Look for the hutongs (traditional, alley-based neighborhoods) which are not too far from the wealthy areas, but not right on top of the wealthy areas either. At the outer “lip” of those hutongs there will be numerous small restaurants and food stands, serving a mix of hutong residents and passers-by. A typical small restaurant of this kind might have five to ten tables, plus there may be some larger establishments, comparable in size to small restaurants in the United States. There also will be dumpling, kebab, fish, and other stands facing onto the street. Eat in these places and sample as much as you can. There will be superb snacks for less than a dollar, and in the small restaurants superb main courses for less than two dollars, and in the larger restaurants superb main courses for less than five dollars.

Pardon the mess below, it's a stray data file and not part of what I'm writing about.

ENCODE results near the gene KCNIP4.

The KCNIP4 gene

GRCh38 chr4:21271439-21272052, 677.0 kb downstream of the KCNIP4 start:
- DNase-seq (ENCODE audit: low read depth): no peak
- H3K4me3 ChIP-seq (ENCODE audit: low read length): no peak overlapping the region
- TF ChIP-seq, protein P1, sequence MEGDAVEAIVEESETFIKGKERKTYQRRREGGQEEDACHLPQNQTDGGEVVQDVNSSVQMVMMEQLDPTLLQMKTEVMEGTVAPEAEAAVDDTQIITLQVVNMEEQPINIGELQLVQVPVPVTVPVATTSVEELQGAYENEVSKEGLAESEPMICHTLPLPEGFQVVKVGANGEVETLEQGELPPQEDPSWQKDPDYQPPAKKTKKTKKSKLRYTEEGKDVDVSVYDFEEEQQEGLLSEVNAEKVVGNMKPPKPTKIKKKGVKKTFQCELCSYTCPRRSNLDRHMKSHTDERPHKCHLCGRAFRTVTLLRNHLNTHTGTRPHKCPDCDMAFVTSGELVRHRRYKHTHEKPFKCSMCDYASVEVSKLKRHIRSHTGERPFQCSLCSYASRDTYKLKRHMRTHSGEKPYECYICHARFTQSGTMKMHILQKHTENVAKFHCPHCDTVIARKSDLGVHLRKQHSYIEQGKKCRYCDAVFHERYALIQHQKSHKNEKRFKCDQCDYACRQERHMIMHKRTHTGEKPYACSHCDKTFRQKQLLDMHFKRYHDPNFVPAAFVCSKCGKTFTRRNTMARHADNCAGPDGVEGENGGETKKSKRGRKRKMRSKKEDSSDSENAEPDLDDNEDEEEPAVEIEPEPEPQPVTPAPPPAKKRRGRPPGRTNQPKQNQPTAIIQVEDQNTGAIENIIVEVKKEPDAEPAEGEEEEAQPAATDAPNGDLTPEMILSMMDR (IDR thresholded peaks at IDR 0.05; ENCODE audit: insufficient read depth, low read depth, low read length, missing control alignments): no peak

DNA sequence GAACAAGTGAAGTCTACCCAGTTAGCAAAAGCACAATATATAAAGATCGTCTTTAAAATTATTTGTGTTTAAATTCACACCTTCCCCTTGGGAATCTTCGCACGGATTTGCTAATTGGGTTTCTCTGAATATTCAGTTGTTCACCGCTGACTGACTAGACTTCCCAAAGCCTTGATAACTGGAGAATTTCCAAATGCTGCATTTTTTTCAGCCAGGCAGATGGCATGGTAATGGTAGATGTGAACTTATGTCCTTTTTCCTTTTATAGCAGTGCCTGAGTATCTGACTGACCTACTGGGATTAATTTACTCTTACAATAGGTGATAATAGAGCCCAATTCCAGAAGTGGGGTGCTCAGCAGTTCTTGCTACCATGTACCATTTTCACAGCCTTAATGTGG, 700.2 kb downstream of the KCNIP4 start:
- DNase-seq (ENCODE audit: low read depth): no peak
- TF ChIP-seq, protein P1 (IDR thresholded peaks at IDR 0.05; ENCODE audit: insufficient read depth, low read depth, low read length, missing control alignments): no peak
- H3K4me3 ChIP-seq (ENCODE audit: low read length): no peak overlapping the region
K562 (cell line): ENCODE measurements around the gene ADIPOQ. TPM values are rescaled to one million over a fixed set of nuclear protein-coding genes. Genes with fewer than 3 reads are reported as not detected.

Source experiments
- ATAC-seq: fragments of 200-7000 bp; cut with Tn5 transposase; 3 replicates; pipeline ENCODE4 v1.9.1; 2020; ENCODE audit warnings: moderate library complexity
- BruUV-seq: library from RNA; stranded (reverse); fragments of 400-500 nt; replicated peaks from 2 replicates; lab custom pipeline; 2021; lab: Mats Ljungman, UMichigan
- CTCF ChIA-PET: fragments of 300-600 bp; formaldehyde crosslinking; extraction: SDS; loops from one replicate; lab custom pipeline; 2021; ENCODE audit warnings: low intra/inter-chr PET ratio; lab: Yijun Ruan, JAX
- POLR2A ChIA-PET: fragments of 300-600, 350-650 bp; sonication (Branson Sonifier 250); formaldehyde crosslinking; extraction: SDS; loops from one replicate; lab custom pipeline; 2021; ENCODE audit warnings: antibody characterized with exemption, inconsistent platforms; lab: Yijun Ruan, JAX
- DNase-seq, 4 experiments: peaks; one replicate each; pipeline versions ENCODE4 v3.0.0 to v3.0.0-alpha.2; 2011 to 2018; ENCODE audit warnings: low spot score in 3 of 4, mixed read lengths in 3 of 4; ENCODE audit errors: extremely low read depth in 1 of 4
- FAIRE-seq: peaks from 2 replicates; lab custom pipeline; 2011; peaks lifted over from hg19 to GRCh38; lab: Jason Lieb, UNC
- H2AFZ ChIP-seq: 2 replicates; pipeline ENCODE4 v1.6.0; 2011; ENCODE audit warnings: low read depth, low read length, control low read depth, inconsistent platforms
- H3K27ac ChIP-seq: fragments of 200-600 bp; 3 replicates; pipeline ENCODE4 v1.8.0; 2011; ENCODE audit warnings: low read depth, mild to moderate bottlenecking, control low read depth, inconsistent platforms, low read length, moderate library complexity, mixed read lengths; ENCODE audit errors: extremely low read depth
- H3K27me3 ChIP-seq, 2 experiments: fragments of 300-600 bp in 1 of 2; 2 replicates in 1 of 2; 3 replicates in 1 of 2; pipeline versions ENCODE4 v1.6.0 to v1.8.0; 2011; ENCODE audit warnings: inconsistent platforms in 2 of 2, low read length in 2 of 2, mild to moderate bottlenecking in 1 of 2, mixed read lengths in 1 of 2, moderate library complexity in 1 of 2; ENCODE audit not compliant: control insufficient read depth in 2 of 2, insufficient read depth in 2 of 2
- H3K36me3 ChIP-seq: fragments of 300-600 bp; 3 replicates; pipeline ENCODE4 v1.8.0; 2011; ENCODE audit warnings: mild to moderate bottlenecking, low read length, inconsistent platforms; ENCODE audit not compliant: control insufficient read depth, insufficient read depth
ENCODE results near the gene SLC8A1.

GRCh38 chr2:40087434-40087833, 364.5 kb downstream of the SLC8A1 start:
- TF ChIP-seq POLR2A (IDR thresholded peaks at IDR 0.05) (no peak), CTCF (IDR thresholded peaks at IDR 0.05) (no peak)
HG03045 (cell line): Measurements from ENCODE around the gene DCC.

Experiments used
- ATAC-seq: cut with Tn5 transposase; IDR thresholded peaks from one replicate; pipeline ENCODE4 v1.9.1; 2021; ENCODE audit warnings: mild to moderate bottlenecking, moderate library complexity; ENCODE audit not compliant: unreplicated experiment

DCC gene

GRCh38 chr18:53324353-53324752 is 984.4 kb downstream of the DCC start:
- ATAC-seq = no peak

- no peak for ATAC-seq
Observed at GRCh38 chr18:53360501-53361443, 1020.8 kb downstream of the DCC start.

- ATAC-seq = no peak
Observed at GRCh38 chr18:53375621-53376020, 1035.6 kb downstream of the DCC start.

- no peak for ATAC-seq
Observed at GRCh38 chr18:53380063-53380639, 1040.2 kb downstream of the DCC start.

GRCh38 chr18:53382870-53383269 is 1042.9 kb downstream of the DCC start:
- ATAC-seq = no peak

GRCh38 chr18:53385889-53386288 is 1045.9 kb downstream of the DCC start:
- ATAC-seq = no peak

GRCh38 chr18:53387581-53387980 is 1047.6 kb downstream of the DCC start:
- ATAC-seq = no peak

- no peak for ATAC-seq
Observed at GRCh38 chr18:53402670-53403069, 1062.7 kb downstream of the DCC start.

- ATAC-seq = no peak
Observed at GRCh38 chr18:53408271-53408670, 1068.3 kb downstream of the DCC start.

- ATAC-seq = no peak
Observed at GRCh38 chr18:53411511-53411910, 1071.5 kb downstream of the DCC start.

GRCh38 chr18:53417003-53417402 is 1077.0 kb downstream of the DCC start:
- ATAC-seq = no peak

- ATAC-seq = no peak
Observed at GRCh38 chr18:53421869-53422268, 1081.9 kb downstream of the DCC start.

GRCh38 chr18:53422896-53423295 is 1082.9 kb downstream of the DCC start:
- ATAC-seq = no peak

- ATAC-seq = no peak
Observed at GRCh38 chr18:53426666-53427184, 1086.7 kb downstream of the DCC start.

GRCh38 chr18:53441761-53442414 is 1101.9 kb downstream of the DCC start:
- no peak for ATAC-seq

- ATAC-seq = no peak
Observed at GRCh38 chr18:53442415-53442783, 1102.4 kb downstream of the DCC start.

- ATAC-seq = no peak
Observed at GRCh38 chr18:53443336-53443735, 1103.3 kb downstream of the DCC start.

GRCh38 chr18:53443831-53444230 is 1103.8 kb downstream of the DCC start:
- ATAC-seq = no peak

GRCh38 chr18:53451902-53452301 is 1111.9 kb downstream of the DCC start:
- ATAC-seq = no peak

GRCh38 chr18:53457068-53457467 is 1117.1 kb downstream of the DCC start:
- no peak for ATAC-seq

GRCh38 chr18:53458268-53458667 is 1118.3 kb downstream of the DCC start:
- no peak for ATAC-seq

Try an expensive place in a fancy hotel. Eat Yunnan food, preferably at a place with a fixed price menu. “Dali” is a very good one. Eat “Chinese Muslim food.” Eat Sichuan and Hunan. Don’t worry too much about duck, the classic Beijing dish is a little boring. Dumplings are better here but dumplings get only so good (which is very good indeed but the gradient isn’t that steep). Don’t neglect breakfast as an important meal.
That is how you eat well in Beijing.